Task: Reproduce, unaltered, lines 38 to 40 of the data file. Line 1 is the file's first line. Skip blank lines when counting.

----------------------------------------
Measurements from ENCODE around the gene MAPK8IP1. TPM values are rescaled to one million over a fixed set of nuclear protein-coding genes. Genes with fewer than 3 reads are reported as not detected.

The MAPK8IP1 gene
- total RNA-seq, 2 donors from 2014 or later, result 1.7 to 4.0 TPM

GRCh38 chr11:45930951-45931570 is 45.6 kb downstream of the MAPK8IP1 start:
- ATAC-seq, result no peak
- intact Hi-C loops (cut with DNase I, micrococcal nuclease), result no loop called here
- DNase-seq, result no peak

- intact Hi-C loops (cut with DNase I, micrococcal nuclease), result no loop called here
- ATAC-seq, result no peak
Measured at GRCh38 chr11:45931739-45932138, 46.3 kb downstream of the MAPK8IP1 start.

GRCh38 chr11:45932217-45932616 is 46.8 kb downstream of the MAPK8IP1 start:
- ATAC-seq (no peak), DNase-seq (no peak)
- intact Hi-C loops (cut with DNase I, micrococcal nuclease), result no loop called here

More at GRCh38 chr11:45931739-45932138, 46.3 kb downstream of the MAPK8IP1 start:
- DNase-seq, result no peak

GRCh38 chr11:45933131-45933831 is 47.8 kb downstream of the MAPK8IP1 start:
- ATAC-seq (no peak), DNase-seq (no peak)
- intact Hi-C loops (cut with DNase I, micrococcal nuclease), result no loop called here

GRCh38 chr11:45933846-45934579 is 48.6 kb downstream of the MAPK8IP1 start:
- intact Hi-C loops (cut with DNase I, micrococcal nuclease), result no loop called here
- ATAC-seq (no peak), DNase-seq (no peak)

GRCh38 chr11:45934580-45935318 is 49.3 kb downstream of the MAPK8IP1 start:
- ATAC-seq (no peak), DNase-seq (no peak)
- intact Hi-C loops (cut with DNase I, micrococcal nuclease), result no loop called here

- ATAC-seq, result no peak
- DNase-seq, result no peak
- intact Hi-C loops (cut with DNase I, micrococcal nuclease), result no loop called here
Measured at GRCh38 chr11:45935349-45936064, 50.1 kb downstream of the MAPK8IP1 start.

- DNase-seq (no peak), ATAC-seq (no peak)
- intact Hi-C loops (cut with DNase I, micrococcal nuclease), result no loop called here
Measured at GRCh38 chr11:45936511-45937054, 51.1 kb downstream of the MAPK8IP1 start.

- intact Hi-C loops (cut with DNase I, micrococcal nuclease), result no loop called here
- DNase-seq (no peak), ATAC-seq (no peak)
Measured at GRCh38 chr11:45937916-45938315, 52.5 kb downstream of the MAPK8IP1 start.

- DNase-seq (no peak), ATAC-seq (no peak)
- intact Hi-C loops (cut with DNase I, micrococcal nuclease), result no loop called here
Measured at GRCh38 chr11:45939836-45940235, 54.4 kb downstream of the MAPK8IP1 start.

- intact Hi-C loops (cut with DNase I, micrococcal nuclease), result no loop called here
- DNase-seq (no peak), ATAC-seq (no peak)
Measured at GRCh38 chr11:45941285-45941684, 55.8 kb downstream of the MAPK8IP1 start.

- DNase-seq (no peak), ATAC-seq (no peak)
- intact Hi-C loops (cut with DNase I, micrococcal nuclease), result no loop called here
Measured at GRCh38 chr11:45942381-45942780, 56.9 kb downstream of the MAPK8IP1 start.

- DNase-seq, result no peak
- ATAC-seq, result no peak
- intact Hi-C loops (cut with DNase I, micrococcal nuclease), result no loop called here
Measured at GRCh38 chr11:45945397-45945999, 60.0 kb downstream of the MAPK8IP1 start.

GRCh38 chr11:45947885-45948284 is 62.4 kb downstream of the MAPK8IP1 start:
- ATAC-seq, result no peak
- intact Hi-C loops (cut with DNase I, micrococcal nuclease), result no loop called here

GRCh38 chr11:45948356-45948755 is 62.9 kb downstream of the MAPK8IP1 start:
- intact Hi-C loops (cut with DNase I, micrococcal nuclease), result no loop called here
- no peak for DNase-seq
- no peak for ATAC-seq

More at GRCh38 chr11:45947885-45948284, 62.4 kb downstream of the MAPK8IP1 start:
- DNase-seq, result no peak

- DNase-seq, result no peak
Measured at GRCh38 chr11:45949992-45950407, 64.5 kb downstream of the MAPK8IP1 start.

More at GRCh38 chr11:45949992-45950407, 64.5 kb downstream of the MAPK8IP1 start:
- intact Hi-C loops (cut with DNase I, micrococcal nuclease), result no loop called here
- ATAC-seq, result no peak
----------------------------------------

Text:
- intact Hi-C loops (cut with DNase I, micrococcal nuclease), result no loop called here
- DNase-seq (no peak), ATAC-seq (no peak)
Measured at GRCh38 chr11:45941285-45941684, 55.8 kb downstream of the MAPK8IP1 start.